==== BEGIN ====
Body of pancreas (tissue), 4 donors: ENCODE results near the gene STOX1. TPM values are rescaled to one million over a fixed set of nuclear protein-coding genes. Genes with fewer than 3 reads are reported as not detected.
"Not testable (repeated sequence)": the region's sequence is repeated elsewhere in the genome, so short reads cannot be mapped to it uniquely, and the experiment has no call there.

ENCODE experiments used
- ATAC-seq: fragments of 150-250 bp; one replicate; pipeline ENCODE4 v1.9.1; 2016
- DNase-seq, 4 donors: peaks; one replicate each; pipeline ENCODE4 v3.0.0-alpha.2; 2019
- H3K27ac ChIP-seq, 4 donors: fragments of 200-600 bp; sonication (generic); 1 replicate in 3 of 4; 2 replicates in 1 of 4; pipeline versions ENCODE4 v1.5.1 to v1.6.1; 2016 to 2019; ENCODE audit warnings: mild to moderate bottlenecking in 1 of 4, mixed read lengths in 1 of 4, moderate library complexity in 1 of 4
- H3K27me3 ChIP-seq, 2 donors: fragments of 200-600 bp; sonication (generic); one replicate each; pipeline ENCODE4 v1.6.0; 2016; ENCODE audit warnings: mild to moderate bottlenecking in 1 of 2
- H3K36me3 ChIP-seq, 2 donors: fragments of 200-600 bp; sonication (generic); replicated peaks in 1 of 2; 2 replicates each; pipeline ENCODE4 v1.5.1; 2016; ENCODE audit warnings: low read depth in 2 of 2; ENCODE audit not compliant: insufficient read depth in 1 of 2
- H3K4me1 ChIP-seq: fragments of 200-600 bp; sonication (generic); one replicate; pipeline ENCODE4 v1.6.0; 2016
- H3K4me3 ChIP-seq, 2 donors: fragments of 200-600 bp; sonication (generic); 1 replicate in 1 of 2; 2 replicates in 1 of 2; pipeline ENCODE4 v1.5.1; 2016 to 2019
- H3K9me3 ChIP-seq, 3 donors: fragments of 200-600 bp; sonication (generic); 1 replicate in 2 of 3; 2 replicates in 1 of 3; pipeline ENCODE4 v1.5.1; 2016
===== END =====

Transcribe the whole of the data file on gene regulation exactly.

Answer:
Body of pancreas (tissue), 4 donors: ENCODE results near the gene STOX1. TPM values are rescaled to one million over a fixed set of nuclear protein-coding genes. Genes with fewer than 3 reads are reported as not detected.
"Not testable (repeated sequence)": the region's sequence is repeated elsewhere in the genome, so short reads cannot be mapped to it uniquely, and the experiment has no call there.

ENCODE experiments used
- ATAC-seq: fragments of 150-250 bp; one replicate; pipeline ENCODE4 v1.9.1; 2016
- DNase-seq, 4 donors: peaks; one replicate each; pipeline ENCODE4 v3.0.0-alpha.2; 2019
- H3K27ac ChIP-seq, 4 donors: fragments of 200-600 bp; sonication (generic); 1 replicate in 3 of 4; 2 replicates in 1 of 4; pipeline versions ENCODE4 v1.5.1 to v1.6.1; 2016 to 2019; ENCODE audit warnings: mild to moderate bottlenecking in 1 of 4, mixed read lengths in 1 of 4, moderate library complexity in 1 of 4
- H3K27me3 ChIP-seq, 2 donors: fragments of 200-600 bp; sonication (generic); one replicate each; pipeline ENCODE4 v1.6.0; 2016; ENCODE audit warnings: mild to moderate bottlenecking in 1 of 2
- H3K36me3 ChIP-seq, 2 donors: fragments of 200-600 bp; sonication (generic); replicated peaks in 1 of 2; 2 replicates each; pipeline ENCODE4 v1.5.1; 2016; ENCODE audit warnings: low read depth in 2 of 2; ENCODE audit not compliant: insufficient read depth in 1 of 2
- H3K4me1 ChIP-seq: fragments of 200-600 bp; sonication (generic); one replicate; pipeline ENCODE4 v1.6.0; 2016
- H3K4me3 ChIP-seq, 2 donors: fragments of 200-600 bp; sonication (generic); 1 replicate in 1 of 2; 2 replicates in 1 of 2; pipeline ENCODE4 v1.5.1; 2016 to 2019
- H3K9me3 ChIP-seq, 3 donors: fragments of 200-600 bp; sonication (generic); 1 replicate in 2 of 3; 2 replicates in 1 of 3; pipeline ENCODE4 v1.5.1; 2016